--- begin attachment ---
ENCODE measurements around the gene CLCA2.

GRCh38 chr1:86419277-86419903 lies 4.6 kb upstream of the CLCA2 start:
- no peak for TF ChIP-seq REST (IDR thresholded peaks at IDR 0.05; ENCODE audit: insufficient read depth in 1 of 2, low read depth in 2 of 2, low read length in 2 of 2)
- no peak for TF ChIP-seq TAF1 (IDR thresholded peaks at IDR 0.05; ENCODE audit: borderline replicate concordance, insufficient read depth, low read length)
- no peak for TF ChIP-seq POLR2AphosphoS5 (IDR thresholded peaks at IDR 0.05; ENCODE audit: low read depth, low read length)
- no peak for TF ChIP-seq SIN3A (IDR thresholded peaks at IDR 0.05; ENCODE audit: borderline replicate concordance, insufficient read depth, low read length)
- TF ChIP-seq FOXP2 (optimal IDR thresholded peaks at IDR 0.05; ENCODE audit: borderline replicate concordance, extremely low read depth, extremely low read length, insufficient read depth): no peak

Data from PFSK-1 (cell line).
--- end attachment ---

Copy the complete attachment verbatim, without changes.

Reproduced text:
ENCODE measurements around the gene CLCA2.

GRCh38 chr1:86419277-86419903 lies 4.6 kb upstream of the CLCA2 start:
- no peak for TF ChIP-seq REST (IDR thresholded peaks at IDR 0.05; ENCODE audit: insufficient read depth in 1 of 2, low read depth in 2 of 2, low read length in 2 of 2)
- no peak for TF ChIP-seq TAF1 (IDR thresholded peaks at IDR 0.05; ENCODE audit: borderline replicate concordance, insufficient read depth, low read length)
- no peak for TF ChIP-seq POLR2AphosphoS5 (IDR thresholded peaks at IDR 0.05; ENCODE audit: low read depth, low read length)
- no peak for TF ChIP-seq SIN3A (IDR thresholded peaks at IDR 0.05; ENCODE audit: borderline replicate concordance, insufficient read depth, low read length)
- TF ChIP-seq FOXP2 (optimal IDR thresholded peaks at IDR 0.05; ENCODE audit: borderline replicate concordance, extremely low read depth, extremely low read length, insufficient read depth): no peak

Data from PFSK-1 (cell line).